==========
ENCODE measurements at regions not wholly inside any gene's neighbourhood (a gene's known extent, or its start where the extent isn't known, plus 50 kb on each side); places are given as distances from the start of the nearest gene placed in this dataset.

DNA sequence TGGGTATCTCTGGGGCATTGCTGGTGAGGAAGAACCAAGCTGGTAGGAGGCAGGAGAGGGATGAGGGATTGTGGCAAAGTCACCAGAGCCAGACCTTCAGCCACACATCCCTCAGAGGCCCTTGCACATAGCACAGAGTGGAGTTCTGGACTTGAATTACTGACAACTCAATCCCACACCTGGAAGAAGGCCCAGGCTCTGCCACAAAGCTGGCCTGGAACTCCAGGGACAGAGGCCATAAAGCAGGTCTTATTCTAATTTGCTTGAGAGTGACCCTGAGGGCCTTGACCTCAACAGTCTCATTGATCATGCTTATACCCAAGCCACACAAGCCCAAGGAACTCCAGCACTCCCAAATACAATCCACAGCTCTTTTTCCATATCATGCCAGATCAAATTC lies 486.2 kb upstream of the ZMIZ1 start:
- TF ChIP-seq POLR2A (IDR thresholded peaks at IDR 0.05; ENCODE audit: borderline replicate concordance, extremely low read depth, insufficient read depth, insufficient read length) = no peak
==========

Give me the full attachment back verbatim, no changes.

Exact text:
ENCODE measurements at regions not wholly inside any gene's neighbourhood (a gene's known extent, or its start where the extent isn't known, plus 50 kb on each side); places are given as distances from the start of the nearest gene placed in this dataset.

DNA sequence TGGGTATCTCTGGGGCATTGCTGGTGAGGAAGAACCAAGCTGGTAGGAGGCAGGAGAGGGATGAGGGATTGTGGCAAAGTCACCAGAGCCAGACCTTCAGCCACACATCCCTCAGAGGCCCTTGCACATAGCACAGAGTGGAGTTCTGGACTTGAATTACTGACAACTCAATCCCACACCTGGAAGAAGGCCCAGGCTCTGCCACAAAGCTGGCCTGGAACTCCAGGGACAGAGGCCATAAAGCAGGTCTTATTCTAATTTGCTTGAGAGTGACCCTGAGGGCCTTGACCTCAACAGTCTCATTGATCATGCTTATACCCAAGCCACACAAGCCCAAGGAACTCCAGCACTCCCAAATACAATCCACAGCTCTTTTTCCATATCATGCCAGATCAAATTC lies 486.2 kb upstream of the ZMIZ1 start:
- TF ChIP-seq POLR2A (IDR thresholded peaks at IDR 0.05; ENCODE audit: borderline replicate concordance, extremely low read depth, insufficient read depth, insufficient read length) = no peak